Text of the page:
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Question Corsair 4000-series cases @ Newegg

Aikouka

Lifer
Nov 27, 2001
29,481
451
126
I've been quite hesitant about buying a Corsair case after what I considered to be a poor showing with their 3000D. I bought one pretty soon after it released, and the metal pins on the hard drive trays were rusted. Not that it hurt anything, but given that I had just spent $330 on a brand new case, I expected to at least open the box without any internal blemishes (excluding potential shipping damages). What also irked me is that the 3000D was billed as a case designed for custom water cooling, but it had huge deficiencies... such a the lack of a good spot for a water pump. Don't get me wrong as it had plenty of open area, but it just lacked a good mounting platform. This was before fan-based mounts were really common, but even if they were as common as they are today, it would've only had a single spot available on the back of an HDD cage.

Although, looking at the 4000D, it's odd that they'd reuse that name for such a low-end case. One thing that I'm not a fan of is one thing that you mentioned... the USB ports. First of all, I don't understand the obsession with USB Type-C on a desktop. Don't get me wrong as Type-C has its places. For example, it's great on mobile devices, and it also works well on laptops or other integrated devices that can use it for USB-PD or Thunderbolt. A random desktop port doesn't get any of those aforementioned items. Depending on your motherboard, it's either a USB 3.1 Gen 1 or Gen 2 connection, which makes it no different than the Type-A connector near it. The important difference is that almost none of your cables will work with it, because USB spec denotes that end-points are supposed to be a Type-B connector (or Type-C). So, your Type-A to Type-C cables can't just be flipped around and used in the Type-C port on the computer as the remote device will likely have some Type-B or Type-C connector.

Ultimately, not to sound like I want to rail on Corsair, but I feel like they come out with interesting products that just don't really hit the mark completely. For example, I have a Commander Pro, and it's not a bad product... except it has a horrible stock mounting. Similar components from other manufacturers have magnetic mounting solutions, which actually work, or sticky solutions that are strong enough to stay. The Commander Pro didn't stay attached to my O11D XL for more than 5 minutes before it fell down. (Add to that how it appears to no longer work correctly as it fails to report voltages and doesn't report the water loop temperatures.)
 

CP5670

Diamond Member
Jun 24, 2004
4,486
58
91
I actually find the type C port useful to connect to my phone, but only one regular USB port is too little. Their older cases had at least two along with the type C. I have their 500D RGB SE and love the look and build quality, although it's a little overpriced at $250 (it comes with a Commander Pro and fans, but even still). Mine came with the Commander Pro already glued on and it stays up fine, but you're right that it's not a great mounting solution. It takes up one of the SSD slots but I would rather leave it where it is.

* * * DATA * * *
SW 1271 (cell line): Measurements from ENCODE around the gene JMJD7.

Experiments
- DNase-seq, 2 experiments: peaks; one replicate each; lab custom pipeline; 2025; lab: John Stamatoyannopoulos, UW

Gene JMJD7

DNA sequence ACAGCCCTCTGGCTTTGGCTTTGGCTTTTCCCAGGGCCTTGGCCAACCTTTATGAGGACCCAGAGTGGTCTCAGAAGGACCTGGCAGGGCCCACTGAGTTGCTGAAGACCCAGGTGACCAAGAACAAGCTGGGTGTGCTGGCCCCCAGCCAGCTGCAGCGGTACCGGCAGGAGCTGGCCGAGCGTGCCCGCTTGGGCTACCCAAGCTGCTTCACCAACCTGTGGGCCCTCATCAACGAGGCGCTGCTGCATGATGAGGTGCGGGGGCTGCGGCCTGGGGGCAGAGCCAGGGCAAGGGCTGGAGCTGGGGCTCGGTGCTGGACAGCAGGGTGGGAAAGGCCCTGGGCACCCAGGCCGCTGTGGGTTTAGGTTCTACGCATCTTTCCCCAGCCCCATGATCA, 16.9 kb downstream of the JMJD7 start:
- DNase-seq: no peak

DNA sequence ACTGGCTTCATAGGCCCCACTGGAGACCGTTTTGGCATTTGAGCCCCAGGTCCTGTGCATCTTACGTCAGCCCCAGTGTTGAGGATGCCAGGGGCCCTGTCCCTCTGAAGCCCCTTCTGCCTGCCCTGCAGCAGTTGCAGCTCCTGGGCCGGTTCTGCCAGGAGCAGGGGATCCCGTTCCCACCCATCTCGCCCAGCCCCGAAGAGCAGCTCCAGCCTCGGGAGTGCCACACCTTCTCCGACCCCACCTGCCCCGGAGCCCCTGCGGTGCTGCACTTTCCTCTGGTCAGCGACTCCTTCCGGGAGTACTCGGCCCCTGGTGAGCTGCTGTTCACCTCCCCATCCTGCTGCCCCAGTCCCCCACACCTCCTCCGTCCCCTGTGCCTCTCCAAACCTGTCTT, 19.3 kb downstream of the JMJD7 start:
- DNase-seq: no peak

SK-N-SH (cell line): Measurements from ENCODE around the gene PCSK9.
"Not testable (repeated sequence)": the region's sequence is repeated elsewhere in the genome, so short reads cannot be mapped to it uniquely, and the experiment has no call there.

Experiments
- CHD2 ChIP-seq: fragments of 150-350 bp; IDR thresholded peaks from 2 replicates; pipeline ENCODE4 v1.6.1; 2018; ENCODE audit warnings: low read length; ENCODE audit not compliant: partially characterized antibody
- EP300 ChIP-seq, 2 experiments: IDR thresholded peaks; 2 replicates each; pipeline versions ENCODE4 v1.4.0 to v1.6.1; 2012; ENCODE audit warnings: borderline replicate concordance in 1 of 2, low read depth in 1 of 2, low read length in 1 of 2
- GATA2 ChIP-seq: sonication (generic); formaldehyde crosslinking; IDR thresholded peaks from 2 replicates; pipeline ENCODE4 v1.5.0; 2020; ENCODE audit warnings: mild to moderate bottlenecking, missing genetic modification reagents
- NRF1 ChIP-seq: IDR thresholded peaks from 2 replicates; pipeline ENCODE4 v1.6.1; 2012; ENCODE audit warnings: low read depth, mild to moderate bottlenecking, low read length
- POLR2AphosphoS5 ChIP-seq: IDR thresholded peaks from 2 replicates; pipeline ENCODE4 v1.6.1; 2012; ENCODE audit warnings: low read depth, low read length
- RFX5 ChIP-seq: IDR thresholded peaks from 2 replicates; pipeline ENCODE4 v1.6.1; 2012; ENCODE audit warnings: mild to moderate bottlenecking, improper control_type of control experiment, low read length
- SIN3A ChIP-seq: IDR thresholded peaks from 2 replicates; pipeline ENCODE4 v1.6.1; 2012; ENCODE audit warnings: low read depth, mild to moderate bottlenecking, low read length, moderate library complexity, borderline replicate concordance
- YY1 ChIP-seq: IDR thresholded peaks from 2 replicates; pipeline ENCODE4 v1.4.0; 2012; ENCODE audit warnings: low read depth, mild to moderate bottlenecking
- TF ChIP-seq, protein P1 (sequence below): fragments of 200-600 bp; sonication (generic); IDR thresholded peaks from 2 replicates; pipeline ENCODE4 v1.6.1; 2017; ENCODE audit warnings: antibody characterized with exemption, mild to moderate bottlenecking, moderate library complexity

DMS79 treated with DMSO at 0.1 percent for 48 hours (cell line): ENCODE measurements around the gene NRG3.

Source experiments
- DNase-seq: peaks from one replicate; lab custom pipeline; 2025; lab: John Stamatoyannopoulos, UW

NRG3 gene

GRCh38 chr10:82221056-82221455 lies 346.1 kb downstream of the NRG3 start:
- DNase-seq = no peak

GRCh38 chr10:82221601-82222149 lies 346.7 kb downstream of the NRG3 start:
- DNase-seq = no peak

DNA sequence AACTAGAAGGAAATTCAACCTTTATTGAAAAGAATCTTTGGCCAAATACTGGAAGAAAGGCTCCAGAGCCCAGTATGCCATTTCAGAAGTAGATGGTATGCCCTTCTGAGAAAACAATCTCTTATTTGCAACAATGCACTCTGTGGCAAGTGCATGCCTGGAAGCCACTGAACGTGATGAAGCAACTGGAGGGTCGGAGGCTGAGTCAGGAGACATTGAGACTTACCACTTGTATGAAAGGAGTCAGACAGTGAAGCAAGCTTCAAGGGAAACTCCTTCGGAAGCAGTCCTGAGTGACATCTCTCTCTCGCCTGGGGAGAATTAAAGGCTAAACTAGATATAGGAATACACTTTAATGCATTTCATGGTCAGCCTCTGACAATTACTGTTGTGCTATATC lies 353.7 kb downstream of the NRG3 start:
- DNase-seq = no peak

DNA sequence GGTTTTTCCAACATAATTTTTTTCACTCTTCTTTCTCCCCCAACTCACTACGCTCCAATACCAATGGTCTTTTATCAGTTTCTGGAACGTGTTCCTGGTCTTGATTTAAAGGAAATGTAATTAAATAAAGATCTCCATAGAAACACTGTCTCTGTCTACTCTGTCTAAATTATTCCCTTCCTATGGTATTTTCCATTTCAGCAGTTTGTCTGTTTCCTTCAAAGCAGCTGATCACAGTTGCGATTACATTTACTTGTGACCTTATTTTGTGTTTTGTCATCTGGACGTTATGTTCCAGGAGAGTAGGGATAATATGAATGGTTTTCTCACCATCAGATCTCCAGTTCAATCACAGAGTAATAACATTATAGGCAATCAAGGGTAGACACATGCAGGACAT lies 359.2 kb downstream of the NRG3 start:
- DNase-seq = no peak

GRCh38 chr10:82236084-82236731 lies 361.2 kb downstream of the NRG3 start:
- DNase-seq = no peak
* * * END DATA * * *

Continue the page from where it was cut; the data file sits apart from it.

Aikouka

Lifer
Nov 27, 2001
29,481
451
126
I actually find the type C port useful to connect to my phone
I think my qualm is really centered around how a desktop doesn't have a lot that it will likely connect to that uses Type-C. A phone may benefit from Type-C's higher maximum amperage (3.0A vs. 0.9A), but I'm not sure if the motherboard-based ports even provide the higher amperage. I was going to note that there's a wasted Type-C port on the back of my motherboard, but then I realized... I actually do have a Type-C device available! My Scarlett 2i2 uses Type-C, and if I use the Type-C port with that, that's one more Type-A port for something else. (I had to add a USB 2.0 expansion slot hub just due to how many USB ports I'm using.)

Although, my Lian Li O11D has a Type-C port on the front and my motherboard has the internal plug for it, but I find Lian Li's plug is just... too loose? I tried it with the Oculus Quest with its Oculus Link feature, and I had a good amount of connectivity problems due to the cable not making good contact. (I haven't checked my O11D XL to see if it has the same problem.) That does make me wonder if it might be better to have a setup like Corsair where the port is on the top rather than on the front. I ended up switching to a Type-C port on the back, and the problems went away.

but only one regular USB port is too little.
I absolutely agree with you here. One of the reasons why I went with the O11D XL for my main machine is that it has four USB 3.0 Type-A on the front (and one Type-C). I know most motherboards don't have two USB 3.x internal headers, but mine does, and when you're sacrificing ports to leave controllers and such plugged in, you don't want to be limited. Although, I was also fine with how my Fractal Design Define R5 cases have 2x USB 3 ports and 2x USB 2 ports.

All in all, I find it far less common than I'd like to see a case with more than two USB ports, and unfortunately, that Corsair case is not the only one that I've seen with only a single Type-A on the front. (I think there's an NZXT case like that too.)
 

CP5670

Diamond Member
Jun 24, 2004
4,486
58
91
I would have liked 4 front ports too rather than only 2, even if not all are USB 3.0. The motherboards these days have lots of rear ports but I still managed to fill up all of mine with peripherals. I just use a powered hub for a few things now. My old case actually had a total of 12 USB ports (an old Coolermaster Stacker with an extra USB 2.0/3.0 drive bay), but 10 were USB 2.0 and I never had enough motherboard headers for all of them anyway.
 

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